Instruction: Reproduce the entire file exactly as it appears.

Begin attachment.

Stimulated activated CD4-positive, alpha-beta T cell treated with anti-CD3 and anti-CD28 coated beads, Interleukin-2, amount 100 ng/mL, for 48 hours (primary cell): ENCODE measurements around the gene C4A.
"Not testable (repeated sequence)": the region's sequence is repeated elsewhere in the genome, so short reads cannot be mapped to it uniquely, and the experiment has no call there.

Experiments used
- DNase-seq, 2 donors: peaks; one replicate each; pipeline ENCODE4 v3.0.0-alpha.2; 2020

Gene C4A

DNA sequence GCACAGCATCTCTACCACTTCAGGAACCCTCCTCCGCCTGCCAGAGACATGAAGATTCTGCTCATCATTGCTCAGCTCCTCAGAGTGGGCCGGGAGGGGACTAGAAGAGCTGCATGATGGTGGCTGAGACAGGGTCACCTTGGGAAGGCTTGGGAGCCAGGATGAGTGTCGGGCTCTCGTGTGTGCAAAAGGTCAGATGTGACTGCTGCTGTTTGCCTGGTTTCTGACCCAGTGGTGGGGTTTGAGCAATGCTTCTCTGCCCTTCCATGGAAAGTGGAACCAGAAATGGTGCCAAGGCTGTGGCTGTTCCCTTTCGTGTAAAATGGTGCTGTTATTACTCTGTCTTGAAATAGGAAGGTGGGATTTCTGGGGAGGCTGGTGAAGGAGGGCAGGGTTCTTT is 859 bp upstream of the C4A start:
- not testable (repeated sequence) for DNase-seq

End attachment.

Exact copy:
Stimulated activated CD4-positive, alpha-beta T cell treated with anti-CD3 and anti-CD28 coated beads, Interleukin-2, amount 100 ng/mL, for 48 hours (primary cell): ENCODE measurements around the gene C4A.
"Not testable (repeated sequence)": the region's sequence is repeated elsewhere in the genome, so short reads cannot be mapped to it uniquely, and the experiment has no call there.

Experiments used
- DNase-seq, 2 donors: peaks; one replicate each; pipeline ENCODE4 v3.0.0-alpha.2; 2020

Gene C4A

DNA sequence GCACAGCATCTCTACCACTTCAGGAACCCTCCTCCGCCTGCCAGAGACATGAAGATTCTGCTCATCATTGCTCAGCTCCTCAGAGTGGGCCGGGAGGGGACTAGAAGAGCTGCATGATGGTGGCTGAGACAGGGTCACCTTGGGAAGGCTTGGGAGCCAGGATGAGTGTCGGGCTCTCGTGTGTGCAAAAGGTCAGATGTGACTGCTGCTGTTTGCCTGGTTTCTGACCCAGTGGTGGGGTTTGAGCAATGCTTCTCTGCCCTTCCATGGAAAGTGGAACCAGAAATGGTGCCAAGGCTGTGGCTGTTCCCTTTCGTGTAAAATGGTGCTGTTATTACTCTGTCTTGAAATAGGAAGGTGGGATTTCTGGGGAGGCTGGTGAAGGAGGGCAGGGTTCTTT is 859 bp upstream of the C4A start:
- not testable (repeated sequence) for DNase-seq